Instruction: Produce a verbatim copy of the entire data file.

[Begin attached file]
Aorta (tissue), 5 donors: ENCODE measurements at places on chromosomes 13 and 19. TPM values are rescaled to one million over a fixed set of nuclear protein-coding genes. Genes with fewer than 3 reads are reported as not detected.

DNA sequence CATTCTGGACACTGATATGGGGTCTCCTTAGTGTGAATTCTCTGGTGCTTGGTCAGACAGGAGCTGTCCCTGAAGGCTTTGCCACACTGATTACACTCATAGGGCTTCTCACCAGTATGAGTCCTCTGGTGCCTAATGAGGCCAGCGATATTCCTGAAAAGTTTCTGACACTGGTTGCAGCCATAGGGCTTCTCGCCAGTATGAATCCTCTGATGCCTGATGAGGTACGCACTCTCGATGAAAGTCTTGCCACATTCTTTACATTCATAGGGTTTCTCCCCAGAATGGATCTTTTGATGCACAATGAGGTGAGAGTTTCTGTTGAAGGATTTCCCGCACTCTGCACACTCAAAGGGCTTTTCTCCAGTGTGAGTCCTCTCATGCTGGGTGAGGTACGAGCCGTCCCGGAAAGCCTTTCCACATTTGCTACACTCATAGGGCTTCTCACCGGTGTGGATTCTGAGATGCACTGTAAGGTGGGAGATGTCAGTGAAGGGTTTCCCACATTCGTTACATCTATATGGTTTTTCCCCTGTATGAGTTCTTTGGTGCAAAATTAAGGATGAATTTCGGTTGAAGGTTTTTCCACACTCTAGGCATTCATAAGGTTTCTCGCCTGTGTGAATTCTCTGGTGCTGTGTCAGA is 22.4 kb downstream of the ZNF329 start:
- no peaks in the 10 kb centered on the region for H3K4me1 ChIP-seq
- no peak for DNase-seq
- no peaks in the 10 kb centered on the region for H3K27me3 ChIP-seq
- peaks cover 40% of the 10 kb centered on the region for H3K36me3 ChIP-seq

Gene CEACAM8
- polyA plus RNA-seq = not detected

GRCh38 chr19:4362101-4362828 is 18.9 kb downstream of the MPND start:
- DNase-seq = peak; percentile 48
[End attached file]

Aorta (tissue), 5 donors: ENCODE measurements at places on chromosomes 13 and 19. TPM values are rescaled to one million over a fixed set of nuclear protein-coding genes. Genes with fewer than 3 reads are reported as not detected.

DNA sequence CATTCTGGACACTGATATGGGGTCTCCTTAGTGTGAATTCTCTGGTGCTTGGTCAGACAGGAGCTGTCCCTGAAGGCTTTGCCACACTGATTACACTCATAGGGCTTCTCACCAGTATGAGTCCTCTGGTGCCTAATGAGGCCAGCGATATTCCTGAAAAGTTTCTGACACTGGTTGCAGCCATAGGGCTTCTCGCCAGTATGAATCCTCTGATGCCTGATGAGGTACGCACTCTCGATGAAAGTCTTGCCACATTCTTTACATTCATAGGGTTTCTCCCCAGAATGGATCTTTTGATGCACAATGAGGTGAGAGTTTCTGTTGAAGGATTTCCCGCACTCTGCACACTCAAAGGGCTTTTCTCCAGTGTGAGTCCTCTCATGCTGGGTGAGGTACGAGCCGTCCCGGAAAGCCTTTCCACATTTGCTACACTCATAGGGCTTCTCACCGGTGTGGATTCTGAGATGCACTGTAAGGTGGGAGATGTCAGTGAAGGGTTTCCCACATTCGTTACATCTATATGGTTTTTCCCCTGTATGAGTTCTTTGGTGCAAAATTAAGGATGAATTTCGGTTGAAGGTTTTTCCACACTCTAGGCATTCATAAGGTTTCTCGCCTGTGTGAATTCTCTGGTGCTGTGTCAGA is 22.4 kb downstream of the ZNF329 start:
- no peaks in the 10 kb centered on the region for H3K4me1 ChIP-seq
- no peak for DNase-seq
- no peaks in the 10 kb centered on the region for H3K27me3 ChIP-seq
- peaks cover 40% of the 10 kb centered on the region for H3K36me3 ChIP-seq

Gene CEACAM8
- polyA plus RNA-seq = not detected

GRCh38 chr19:4362101-4362828 is 18.9 kb downstream of the MPND start:
- DNase-seq = peak; percentile 48